Spaceways (1953) (film/DVD review).

‘Spaceways’ is based on the radio play by Charles Eric Maine and although he never saw himself as a SF writer only a science thriller writer, explains why he dropped below our radar but having 4 films of his work certainly places him fairly high in the number of SF authors who have had films made from their work.

One of the earliest Hammer films, we follow Dr. Stephen Mitchell (actor Howard Duff) and his British team as they prepare to put a man into space. Thing is, Mitchell sees his wife, Vanessa (actress Cecile Chevreau) kissing Dr. Philip Crenshaw (actor Andrew Osborn) and doesn’t realise that there are spies on the base. Seeing their plans to get a spaceship into orbit and build a space station will make you wonder if that will ever happen.

A rocket failure, although it got into space, and also the whereabouts of Vanessa Mitchell and Crenshaw who are both missing suddenly becomes a concern.

A British intelligence officer, Dr. Smith (actor Alan Wheatley) with a background in biology is sent in to find out what happened to Crenshaw. Smith thinks and tells Mitchell he thinks he killed his wife and Crenshaw and put their bodies in the spaceship and removed some fuel and achieved the perfect murder. He also tells they knew Crenshaw was a spy and need to know if he really is dead in case he escaped with any plans.

Although Dr. Lisa Frank (actress Eva Bartok) thinks she knows what happens to the fuel, the only way to get positive proof of any dead bodies in the spaceship is to send another rocket up to bring it back and Mitchell volunteers to be the astronaut, knowing without proof, he will one day face a murder charge.

Lisa Frank convinces fuel specialist Dr. Toby Andrews (actor Michel Medwin) to go with Mitchell, and replaces him at the last minute so she goes instead. Encased in their spacesuits no one can see who they are, least of all themselves.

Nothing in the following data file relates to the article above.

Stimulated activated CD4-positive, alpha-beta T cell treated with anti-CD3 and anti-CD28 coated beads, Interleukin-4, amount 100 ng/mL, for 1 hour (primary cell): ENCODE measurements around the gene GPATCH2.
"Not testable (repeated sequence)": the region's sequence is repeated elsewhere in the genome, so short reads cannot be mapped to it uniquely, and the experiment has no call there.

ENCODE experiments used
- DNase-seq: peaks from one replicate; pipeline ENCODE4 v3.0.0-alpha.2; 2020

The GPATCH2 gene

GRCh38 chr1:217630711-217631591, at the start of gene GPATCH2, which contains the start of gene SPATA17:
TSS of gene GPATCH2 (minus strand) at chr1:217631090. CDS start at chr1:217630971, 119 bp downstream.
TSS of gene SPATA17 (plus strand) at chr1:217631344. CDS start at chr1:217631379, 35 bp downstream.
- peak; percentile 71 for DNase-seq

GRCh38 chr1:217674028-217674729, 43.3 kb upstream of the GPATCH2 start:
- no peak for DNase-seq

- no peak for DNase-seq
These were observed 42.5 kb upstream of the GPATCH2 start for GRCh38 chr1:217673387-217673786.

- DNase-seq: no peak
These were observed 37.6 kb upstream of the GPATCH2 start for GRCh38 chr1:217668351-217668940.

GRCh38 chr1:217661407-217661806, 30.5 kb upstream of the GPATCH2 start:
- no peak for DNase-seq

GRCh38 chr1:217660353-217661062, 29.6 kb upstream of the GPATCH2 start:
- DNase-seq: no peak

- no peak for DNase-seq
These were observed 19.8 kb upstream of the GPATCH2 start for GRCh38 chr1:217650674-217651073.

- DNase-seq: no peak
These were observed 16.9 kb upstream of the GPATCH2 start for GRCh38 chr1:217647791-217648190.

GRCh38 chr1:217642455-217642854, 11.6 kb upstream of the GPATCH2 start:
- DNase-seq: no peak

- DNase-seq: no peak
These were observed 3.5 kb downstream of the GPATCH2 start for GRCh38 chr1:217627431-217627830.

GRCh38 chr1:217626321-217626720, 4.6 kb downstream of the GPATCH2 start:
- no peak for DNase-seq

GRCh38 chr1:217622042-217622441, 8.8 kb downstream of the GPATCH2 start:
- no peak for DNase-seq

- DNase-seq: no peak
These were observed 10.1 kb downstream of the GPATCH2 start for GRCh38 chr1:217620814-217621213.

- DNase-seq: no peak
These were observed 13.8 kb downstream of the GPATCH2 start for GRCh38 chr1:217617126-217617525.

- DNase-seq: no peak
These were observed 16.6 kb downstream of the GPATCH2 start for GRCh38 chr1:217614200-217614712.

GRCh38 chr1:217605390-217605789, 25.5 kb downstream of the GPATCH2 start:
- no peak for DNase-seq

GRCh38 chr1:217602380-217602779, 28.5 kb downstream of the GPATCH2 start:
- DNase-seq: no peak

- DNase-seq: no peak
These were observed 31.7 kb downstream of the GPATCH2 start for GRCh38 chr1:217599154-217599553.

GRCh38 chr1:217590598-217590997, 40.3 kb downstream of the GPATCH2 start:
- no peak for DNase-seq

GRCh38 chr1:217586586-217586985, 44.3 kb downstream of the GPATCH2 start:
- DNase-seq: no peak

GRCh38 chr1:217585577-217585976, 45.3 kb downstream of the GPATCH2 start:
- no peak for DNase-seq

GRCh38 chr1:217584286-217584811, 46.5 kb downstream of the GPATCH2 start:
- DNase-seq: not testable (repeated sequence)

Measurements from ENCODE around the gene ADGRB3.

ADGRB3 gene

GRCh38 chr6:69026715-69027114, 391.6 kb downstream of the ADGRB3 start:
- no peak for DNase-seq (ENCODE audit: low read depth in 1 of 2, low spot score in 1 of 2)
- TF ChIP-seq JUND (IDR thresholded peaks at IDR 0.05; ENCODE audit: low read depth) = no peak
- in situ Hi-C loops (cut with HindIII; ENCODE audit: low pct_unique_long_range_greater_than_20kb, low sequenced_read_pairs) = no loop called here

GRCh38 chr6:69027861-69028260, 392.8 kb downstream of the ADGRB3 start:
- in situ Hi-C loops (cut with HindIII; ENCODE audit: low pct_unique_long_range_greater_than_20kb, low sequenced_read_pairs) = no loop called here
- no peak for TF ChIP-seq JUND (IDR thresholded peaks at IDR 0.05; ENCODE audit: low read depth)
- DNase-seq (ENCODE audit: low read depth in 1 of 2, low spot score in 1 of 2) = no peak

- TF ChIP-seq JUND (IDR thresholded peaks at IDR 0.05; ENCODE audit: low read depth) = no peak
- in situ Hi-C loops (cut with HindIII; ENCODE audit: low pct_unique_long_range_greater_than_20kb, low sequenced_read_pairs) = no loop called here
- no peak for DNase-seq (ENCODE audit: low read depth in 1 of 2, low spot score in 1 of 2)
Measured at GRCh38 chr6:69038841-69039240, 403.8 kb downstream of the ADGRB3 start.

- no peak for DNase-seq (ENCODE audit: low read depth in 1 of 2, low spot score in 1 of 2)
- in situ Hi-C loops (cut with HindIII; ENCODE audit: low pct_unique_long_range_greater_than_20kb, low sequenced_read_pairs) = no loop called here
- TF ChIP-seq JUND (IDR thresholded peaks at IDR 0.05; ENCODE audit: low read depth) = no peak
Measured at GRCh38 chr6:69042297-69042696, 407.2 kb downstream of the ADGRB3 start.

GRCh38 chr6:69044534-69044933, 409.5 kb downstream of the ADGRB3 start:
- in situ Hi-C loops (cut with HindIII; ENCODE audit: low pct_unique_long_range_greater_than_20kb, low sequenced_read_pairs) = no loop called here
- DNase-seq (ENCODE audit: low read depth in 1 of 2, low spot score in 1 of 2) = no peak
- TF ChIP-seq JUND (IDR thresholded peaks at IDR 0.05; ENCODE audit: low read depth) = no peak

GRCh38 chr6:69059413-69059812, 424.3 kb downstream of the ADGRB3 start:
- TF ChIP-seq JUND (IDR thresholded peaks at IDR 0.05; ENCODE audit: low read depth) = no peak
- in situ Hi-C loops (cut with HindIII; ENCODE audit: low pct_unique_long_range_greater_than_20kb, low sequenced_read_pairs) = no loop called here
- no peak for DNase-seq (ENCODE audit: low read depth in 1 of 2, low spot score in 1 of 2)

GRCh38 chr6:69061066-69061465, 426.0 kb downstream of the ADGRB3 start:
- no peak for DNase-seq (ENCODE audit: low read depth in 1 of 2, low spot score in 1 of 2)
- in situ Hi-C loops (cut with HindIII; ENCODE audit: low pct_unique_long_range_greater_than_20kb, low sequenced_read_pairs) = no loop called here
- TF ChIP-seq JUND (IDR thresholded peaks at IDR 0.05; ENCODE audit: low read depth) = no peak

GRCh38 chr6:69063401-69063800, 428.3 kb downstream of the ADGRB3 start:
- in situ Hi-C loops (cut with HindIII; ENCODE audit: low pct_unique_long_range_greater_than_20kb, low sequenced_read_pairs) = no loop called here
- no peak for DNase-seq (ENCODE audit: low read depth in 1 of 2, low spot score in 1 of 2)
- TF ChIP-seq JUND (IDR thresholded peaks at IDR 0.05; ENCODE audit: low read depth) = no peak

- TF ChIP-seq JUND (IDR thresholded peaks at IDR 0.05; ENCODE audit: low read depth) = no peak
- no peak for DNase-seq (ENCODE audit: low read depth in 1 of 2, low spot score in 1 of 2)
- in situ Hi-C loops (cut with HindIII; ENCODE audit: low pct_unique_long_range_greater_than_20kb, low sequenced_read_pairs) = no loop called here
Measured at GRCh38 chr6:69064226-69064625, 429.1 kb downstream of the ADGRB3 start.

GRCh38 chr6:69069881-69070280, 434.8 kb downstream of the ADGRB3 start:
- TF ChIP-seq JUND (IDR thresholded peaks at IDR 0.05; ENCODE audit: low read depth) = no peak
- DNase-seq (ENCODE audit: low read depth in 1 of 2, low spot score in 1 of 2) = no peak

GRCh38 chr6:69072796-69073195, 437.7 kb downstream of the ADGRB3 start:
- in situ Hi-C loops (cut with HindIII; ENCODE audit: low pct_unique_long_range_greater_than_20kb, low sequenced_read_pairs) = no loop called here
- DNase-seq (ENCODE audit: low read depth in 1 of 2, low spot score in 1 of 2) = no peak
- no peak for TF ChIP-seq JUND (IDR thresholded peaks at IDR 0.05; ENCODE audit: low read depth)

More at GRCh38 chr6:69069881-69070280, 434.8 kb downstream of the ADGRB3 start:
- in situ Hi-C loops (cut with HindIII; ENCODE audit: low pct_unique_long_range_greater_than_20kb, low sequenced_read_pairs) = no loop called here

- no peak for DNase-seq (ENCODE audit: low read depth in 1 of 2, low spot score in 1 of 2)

Can’t reveal everything about what happened to Crenshaw and Vanessa because its spoiler, let alone what happens at the end.

This edition is from Spain but can be selected into English and using your DVD players options, you can turn off the Spanish sub-titles.

The spaceship effects are minimal, done by Les Bowie, with night hiding much of it. The progress into space as a manned flight is probably the most Science Fiction in the film, equipped by minimal dialwork. Much of it is a people story and changing romances and drama. For its time period, it probably works and probably more bog standard but is reasonably effective either on film or radio and still maintains some surprises.

GF Willmetts

August 2021

(pub: Cine Clasico Exclusivemate En V.O.S., 2014. 1 DVD 73 minute black and white film. Price: I pulled my copy for about £ 8.00 (UK). ASIN: 470)

cast: Howard Duff, Eva Bartok, Alan Wheatley, Philip Leaver, Michael Medwin, Andrew Osborn, Cecile Chevreau, Anthony Areland, Hugh Moxley and David Horne


Geoff Willmetts has been editor at SFCrowsnest for some 21 plus years now, showing a versatility and knowledge in not only Science Fiction, but also the sciences and arts, all of which has been displayed here through editorials, reviews, articles and stories. With the latter, he has been running a short story series under the title of ‘Psi-Kicks’ If you want to contribute to SFCrowsnest, read the guidelines and show him what you can do. If it isn’t usable, he spends as much time telling you what the problems is as he would with material he accepts. This is largely how he got called an Uncle, as in Dutch Uncle. He’s not actually Dutch but hails from the west country in the UK.

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